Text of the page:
The years that followed are ones Vikings fans would like to forget. Johnson was mediocre at best before getting injured and giving way to Jackson, who came in and was also mediocre. The next year the Vikings drafted Adrian Peterson, allowing the coaching staffs of subsequent years to ignore the fact the team hadn’t truly put together a decent passing game since 2004.
From there things get weird: Brett Favre (formerly the team’s version of Sauron from the Lord of the Rings) flashed in the pan for a year, then came down to Earth leaving them high and dry. Donovan McNabb also attempted to play football—the whole sequence comes up in memory scrambled and fuzzy—a bender that went on too long. Then, desperate to employ a quarterback under thirty-five, the Vikings used their twelfth pick to make Christian Ponder the fourth QB selected in the 2011 draft.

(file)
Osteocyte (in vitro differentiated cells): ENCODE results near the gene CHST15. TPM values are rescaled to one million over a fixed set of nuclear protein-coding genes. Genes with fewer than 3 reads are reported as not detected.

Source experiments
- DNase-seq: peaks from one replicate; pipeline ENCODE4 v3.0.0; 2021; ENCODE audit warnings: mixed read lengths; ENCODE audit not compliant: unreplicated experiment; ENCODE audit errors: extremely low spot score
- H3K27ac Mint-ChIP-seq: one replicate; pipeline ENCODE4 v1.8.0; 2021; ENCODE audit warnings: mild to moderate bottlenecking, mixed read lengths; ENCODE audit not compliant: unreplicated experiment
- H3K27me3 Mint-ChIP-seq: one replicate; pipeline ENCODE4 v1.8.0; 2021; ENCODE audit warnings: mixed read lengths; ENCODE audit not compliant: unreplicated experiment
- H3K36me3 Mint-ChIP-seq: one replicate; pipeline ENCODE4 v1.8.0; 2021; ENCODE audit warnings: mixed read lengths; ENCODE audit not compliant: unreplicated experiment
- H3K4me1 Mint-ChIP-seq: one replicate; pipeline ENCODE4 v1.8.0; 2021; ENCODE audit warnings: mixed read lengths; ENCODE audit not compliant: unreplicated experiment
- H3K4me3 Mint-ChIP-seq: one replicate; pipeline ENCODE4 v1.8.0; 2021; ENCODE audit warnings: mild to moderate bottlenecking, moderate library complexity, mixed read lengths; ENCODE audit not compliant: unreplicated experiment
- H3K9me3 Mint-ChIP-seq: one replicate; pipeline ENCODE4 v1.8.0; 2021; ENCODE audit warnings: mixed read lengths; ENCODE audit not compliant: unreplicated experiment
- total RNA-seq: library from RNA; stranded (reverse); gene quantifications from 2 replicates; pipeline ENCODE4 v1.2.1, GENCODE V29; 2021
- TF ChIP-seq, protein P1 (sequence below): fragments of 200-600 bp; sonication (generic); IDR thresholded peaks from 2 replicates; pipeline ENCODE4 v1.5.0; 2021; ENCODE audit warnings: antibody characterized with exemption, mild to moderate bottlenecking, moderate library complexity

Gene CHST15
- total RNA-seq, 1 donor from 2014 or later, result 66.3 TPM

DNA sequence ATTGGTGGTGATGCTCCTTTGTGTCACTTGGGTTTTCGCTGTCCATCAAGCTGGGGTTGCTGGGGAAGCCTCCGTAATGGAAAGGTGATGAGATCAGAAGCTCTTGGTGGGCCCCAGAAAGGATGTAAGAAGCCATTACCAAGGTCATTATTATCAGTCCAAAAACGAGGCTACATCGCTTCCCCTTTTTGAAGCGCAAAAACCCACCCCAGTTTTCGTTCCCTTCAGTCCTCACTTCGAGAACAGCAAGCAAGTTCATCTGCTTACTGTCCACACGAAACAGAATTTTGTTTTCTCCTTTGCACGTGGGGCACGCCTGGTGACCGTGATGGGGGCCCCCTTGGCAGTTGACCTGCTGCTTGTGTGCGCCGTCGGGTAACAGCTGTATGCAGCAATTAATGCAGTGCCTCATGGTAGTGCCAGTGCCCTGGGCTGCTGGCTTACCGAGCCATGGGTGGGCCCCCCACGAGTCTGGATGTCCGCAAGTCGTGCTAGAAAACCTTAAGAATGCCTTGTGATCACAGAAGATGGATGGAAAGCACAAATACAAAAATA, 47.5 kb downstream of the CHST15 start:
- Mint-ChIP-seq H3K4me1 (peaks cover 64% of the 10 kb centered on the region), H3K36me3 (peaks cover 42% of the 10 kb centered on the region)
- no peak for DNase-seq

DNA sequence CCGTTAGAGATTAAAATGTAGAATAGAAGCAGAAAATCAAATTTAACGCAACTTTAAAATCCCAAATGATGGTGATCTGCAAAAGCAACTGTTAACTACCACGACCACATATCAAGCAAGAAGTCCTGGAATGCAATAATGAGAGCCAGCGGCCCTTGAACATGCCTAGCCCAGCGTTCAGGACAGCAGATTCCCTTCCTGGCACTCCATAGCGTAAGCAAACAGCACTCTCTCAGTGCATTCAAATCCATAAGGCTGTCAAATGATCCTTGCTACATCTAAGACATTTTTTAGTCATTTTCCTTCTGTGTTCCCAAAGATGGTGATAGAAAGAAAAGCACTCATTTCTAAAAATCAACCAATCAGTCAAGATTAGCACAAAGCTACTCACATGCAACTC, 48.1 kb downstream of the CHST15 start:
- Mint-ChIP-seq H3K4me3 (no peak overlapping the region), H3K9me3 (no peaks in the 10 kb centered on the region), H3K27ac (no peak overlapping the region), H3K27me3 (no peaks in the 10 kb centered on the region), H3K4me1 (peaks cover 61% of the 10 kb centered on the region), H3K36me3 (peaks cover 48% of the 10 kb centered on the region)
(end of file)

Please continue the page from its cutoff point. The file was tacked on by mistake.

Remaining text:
Back to 2014 now, head coach Mike Zimmer has been steadfast in reiterating that the QB position will go to whoever looks best in camp—and I wouldn’t have it any other way. However, given the teams recent history of throwing years down the tubes with mediocre quarterbacks, my argument is simply: if Bridgewater and ‘incumbent’ Matt Cassel are relatively close, for the love of God, go with Bridgewater.
The analogy to 2006 of course isn’t perfect—Bridgewater is far more pro-ready than Jackson was, and the turnaround Johnson engineered in 2005 was far more tantalizing than Cassel’s turn as the most reliable option in a ridiculous carousel of starting QBs that was more ‘Young and the Restless’ than ‘Responsible and Sane NFL Organization’.
But of course, those two discrepancies only strengthen the case for Bridgewater in week one.